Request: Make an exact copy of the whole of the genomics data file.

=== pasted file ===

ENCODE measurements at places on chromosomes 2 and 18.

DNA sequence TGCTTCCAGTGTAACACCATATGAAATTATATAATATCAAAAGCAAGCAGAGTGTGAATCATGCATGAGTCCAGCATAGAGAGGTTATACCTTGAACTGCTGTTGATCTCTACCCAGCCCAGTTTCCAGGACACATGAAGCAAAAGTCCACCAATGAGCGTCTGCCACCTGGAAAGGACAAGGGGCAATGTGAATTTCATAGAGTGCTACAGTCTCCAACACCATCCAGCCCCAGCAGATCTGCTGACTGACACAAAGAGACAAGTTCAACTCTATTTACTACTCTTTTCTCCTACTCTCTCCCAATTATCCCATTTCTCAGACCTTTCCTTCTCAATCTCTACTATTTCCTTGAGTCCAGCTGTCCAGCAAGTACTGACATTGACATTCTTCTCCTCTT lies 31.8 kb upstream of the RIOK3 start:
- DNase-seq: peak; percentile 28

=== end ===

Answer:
ENCODE measurements at places on chromosomes 2 and 18.

DNA sequence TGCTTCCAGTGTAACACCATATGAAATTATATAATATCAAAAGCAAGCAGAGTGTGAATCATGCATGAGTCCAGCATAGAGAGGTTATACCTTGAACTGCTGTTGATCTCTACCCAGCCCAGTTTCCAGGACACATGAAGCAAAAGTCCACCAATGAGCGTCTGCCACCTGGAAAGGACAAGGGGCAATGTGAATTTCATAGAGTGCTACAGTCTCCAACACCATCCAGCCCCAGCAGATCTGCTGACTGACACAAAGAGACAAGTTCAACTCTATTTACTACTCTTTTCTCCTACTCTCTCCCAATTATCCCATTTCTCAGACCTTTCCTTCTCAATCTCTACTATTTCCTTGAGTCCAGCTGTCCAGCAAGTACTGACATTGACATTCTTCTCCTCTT lies 31.8 kb upstream of the RIOK3 start:
- DNase-seq: peak; percentile 28